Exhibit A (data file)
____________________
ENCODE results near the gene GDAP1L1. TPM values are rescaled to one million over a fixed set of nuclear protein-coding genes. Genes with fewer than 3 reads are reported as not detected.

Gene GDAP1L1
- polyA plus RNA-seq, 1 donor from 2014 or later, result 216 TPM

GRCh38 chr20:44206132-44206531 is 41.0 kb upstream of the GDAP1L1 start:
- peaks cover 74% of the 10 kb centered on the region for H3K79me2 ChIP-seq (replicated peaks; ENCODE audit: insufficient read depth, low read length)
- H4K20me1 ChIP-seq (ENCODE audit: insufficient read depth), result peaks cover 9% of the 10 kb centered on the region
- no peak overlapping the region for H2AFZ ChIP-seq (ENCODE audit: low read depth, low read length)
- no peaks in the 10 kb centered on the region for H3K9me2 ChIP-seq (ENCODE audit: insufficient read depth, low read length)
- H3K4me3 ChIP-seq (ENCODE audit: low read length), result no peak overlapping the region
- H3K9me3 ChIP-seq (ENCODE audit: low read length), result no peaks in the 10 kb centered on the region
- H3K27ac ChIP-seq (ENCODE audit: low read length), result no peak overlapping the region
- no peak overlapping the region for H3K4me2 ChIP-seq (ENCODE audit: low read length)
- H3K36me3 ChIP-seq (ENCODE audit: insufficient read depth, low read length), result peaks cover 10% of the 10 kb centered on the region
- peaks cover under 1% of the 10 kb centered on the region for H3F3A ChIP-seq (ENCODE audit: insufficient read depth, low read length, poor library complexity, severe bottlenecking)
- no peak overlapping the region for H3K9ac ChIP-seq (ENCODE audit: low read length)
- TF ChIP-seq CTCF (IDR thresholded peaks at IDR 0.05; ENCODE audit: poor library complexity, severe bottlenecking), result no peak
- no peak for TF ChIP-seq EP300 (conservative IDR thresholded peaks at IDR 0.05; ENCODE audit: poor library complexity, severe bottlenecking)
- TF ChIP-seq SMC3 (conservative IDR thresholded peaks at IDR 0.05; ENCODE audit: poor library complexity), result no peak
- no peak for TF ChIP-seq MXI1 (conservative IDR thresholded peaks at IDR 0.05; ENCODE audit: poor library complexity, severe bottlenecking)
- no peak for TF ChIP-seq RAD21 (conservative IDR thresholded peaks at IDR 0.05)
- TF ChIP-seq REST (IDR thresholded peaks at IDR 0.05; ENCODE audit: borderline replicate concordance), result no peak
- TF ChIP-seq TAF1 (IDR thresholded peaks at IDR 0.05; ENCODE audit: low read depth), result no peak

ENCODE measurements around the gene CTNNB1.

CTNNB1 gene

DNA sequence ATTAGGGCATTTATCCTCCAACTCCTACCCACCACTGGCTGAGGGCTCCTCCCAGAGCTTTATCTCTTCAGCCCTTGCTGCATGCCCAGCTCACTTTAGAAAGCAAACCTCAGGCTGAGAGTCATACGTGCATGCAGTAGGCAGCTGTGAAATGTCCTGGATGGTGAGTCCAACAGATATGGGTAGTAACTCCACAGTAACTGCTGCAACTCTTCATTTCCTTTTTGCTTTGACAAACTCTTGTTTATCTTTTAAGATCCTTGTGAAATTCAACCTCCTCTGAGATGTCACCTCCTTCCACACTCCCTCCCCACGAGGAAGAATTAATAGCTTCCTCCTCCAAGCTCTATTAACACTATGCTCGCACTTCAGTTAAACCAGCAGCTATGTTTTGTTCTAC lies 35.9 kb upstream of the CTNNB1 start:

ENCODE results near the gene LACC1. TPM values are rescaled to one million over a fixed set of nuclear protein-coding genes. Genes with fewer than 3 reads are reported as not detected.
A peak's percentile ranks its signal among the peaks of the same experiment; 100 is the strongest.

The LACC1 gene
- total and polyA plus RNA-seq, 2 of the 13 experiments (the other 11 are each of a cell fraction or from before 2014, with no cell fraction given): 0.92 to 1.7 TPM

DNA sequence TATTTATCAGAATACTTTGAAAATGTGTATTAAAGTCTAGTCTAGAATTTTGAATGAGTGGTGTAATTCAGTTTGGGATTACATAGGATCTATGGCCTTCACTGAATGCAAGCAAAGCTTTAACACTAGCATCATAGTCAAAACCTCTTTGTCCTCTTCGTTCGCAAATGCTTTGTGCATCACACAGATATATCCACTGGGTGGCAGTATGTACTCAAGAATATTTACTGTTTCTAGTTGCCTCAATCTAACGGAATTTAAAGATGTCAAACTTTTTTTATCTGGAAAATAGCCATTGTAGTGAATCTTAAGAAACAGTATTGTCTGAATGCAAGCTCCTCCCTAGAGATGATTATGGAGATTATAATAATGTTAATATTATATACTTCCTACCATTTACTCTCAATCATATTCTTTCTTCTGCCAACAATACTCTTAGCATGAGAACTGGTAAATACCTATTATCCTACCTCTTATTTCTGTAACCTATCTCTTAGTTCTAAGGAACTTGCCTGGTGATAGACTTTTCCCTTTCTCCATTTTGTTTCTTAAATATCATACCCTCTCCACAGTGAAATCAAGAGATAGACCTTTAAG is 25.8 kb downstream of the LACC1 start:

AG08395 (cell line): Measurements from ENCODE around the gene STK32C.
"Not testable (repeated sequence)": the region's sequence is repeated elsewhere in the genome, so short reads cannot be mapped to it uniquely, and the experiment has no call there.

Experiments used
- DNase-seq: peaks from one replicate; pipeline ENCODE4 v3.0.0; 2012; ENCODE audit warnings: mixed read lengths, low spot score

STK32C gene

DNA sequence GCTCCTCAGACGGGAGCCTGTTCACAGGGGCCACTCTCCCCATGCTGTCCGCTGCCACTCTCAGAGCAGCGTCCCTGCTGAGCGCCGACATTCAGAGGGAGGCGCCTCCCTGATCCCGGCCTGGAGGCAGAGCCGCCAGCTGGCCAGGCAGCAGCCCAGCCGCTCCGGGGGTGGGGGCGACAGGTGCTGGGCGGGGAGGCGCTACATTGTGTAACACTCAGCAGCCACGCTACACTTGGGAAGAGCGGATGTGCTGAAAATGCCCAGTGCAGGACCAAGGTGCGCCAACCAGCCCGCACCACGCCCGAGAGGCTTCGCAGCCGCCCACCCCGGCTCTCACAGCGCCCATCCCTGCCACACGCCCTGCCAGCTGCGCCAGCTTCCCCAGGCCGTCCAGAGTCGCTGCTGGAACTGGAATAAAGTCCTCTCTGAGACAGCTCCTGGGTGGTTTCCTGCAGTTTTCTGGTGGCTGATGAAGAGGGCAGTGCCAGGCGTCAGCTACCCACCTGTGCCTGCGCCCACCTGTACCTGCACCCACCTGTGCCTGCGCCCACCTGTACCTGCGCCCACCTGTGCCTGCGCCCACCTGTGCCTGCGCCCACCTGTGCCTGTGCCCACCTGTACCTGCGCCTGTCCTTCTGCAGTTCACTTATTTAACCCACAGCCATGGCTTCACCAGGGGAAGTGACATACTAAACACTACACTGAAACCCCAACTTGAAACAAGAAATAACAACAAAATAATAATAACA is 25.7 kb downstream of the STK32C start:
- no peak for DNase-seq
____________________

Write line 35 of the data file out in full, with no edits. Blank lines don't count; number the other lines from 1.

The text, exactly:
STK32C gene